Five Good Questions for Michael Kitces of Pinnacle
The portfolio expert shares his views on wealth management, the 4% rule and a variety of other financial-planning hot topics.
Six Conversations With Clients You Need to Have
To be a successful financial advisor, you must have the diagnostic acuity of a physician, the perspicacity of an investigative reporter, the problem-solving skills of a psychologist — and, oh yes, the expertise to recommend appropriate investments.
How to Get the Most Out of Social Security Planning for Couples: Michael Kitces
Couples can get more out of their Social Security benefits by timing which spouse files first and ensuring that the higher earner delays benefits until age 70, says CFP Michael Kitces.
Michael Kitces: The 2012 IA 25 Extended Profile
One of the original founders of NextGen, 34-year-old Michael Kitces not only holds a bevy of financial planning credentials, but the third edition of the book he co-authored, “The Advisor Guide to Annuities,” is due out in May.
The 2012 IA 25
Some people ride a wave and some people, like the honorees of the 10th annual IA 25, create a wave.
Special Report: The 2012 IA 25
Throughout the rest of April and May, we’ll be publishing extended versions of each profile, including exclusive interviews, on AdvisorOne.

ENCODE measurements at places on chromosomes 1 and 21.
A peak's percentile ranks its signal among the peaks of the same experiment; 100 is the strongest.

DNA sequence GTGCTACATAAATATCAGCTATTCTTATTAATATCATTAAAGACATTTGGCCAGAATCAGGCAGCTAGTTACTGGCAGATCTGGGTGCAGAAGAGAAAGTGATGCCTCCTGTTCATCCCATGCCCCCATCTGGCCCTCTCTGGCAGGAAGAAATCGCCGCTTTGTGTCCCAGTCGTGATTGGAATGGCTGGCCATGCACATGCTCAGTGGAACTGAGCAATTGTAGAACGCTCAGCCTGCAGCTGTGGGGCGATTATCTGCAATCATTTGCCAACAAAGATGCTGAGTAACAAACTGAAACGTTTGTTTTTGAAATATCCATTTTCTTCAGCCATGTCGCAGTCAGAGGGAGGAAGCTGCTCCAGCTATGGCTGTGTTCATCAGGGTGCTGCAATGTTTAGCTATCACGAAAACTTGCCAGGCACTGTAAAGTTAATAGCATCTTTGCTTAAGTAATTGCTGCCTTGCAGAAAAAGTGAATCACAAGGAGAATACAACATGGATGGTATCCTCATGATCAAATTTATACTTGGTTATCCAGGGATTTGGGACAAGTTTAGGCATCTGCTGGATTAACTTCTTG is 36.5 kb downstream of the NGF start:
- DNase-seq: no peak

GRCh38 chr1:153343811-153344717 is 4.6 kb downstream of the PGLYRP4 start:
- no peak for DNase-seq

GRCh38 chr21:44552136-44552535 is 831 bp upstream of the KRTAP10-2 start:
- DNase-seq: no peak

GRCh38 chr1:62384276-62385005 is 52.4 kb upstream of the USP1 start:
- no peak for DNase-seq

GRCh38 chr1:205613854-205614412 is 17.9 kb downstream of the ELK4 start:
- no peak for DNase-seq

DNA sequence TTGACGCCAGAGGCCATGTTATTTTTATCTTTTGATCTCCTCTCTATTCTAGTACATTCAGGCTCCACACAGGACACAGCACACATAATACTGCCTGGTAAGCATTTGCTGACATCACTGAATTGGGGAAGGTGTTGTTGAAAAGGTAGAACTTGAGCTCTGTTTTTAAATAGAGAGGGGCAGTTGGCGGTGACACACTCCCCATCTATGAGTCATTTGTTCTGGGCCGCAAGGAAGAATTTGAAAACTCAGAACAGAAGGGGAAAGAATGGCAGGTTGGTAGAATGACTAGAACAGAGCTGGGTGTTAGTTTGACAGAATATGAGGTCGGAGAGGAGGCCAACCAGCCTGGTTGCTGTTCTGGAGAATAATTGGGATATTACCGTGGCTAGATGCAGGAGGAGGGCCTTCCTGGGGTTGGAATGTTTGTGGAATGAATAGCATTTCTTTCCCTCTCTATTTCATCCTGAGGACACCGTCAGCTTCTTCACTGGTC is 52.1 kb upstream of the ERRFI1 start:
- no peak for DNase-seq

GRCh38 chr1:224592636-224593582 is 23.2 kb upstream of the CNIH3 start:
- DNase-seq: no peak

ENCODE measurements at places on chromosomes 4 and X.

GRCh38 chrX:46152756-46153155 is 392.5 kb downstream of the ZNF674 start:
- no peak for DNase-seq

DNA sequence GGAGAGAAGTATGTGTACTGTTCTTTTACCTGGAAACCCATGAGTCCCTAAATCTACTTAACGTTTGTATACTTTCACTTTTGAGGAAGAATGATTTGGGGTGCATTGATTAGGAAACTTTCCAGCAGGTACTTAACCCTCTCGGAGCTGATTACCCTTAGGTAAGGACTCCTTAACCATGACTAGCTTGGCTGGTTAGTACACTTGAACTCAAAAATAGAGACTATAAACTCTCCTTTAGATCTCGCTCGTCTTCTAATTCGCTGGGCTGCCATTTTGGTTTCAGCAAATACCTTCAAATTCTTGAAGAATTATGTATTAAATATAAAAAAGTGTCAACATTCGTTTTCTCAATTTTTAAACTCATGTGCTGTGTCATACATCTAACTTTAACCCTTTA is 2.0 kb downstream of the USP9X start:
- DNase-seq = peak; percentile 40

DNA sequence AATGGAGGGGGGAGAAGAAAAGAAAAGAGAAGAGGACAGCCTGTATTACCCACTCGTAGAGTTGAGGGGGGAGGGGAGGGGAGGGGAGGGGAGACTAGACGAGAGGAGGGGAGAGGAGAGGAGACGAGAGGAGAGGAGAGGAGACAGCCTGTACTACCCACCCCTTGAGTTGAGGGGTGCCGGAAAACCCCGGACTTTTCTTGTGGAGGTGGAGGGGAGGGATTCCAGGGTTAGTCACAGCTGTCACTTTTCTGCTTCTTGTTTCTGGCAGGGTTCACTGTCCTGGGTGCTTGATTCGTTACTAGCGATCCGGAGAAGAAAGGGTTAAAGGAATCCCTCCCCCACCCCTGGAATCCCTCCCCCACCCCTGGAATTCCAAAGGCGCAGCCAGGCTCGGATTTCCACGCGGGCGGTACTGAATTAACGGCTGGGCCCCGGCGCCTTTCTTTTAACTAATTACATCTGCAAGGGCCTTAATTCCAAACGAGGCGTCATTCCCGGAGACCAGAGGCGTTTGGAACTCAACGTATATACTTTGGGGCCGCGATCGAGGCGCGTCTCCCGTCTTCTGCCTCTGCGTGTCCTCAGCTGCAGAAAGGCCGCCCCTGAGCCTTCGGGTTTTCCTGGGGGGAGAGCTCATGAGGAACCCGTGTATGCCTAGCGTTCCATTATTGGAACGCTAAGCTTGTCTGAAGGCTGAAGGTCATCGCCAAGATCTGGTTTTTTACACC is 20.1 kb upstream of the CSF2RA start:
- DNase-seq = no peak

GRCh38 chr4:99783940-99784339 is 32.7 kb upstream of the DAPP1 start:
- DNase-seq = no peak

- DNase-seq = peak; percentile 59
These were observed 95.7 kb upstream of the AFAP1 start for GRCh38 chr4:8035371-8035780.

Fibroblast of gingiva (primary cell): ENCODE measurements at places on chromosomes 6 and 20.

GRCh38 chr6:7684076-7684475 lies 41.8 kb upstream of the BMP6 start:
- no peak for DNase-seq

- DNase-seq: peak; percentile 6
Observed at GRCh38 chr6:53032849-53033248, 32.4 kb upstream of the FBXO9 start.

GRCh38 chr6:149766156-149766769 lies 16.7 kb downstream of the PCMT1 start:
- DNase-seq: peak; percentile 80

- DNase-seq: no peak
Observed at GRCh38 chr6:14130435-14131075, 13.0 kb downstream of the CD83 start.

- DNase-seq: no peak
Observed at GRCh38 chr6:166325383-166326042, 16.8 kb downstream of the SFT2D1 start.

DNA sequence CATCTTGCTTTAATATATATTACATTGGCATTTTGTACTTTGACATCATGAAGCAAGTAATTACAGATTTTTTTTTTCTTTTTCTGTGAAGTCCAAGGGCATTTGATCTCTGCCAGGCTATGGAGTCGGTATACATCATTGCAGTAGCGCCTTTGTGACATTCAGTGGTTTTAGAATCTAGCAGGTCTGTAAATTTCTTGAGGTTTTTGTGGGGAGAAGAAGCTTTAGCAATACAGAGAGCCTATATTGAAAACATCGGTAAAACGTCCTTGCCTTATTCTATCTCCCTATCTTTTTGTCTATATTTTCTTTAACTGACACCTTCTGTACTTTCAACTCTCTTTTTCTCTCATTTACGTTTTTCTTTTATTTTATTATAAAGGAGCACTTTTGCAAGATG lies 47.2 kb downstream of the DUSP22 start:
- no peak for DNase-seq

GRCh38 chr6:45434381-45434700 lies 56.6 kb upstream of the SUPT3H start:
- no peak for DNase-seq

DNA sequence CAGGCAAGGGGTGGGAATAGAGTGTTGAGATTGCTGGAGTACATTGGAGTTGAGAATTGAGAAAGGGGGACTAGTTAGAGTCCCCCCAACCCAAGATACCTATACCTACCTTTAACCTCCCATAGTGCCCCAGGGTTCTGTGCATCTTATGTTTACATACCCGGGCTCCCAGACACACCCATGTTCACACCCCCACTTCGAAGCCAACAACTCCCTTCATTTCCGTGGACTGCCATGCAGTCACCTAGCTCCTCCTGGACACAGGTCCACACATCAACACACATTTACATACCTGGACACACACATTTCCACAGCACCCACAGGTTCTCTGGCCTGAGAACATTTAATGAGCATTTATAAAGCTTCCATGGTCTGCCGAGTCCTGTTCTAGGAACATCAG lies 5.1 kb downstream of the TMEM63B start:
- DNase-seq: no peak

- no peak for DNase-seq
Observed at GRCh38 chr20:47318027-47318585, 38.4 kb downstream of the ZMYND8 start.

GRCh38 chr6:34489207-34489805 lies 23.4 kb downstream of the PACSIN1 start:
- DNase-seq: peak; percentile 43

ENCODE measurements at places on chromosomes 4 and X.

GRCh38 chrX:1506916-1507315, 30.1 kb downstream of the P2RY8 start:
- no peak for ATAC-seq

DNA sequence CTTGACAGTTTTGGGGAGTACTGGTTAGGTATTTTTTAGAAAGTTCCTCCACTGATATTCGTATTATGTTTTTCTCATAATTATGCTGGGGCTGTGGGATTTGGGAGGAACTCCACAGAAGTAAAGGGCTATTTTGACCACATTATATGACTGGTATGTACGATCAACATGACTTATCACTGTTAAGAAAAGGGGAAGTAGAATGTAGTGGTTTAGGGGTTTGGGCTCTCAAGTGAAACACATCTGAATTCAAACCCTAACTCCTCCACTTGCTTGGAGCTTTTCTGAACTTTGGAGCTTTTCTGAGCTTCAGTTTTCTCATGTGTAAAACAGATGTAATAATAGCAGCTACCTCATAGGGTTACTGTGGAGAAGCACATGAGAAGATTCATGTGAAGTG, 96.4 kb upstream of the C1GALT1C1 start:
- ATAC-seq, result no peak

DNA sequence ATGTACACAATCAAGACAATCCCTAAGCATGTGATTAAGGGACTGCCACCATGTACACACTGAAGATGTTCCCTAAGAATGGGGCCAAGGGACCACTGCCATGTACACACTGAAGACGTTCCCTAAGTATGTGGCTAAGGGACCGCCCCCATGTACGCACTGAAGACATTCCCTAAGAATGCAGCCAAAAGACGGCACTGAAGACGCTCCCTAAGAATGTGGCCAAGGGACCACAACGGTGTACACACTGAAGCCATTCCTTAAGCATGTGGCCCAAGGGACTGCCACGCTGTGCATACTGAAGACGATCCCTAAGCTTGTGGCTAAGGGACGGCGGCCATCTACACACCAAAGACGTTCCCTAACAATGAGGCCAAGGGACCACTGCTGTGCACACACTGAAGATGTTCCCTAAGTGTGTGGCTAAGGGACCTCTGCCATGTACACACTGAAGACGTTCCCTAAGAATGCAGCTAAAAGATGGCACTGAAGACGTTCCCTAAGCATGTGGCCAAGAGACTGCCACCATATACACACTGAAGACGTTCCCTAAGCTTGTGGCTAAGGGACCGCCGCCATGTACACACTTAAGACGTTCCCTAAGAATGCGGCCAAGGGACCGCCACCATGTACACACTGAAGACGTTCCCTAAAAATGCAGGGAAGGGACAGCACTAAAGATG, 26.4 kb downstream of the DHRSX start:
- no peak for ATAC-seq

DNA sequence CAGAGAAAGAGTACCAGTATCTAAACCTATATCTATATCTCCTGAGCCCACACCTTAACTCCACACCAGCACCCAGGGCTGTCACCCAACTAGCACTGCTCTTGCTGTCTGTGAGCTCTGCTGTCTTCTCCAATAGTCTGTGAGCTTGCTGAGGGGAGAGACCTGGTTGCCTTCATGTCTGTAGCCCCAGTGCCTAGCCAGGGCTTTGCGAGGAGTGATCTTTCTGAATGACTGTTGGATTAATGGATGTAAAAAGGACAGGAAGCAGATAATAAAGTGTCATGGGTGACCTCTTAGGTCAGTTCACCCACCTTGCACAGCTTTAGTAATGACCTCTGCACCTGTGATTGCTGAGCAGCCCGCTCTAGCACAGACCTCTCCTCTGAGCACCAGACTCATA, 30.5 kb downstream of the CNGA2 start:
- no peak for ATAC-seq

New Hire Roundup: BondDesk Welcomes Swartz; Kosharek Rises at Raymond James
This week in new hires, Donald Swartz went to BondDesk; Jamie Kosharek advanced at Raymond James; and Pinnacle made Michael Kitces a partner.
Reconsidering Reverse Mortgages
Times were tough for Dorothy Ariail back in 1977 when she became a young widow with three children.
Kitces: Why Niche Marketing Will Make or Break Advisors
‘If you do everything for everyone, no one calls’ because potential clients don’t understand why you’re relevant to them, says Michael Kitces of Pinnacle Advisory Group.
At FPA Retreat, a Focus on the Future of Financial Planning
FPA President Marty Kurtz greeted the 350 attendees, then futurist Thomas Frey, a keynote speaker, suggested that planners take advantage of the 'untethered marketplace.'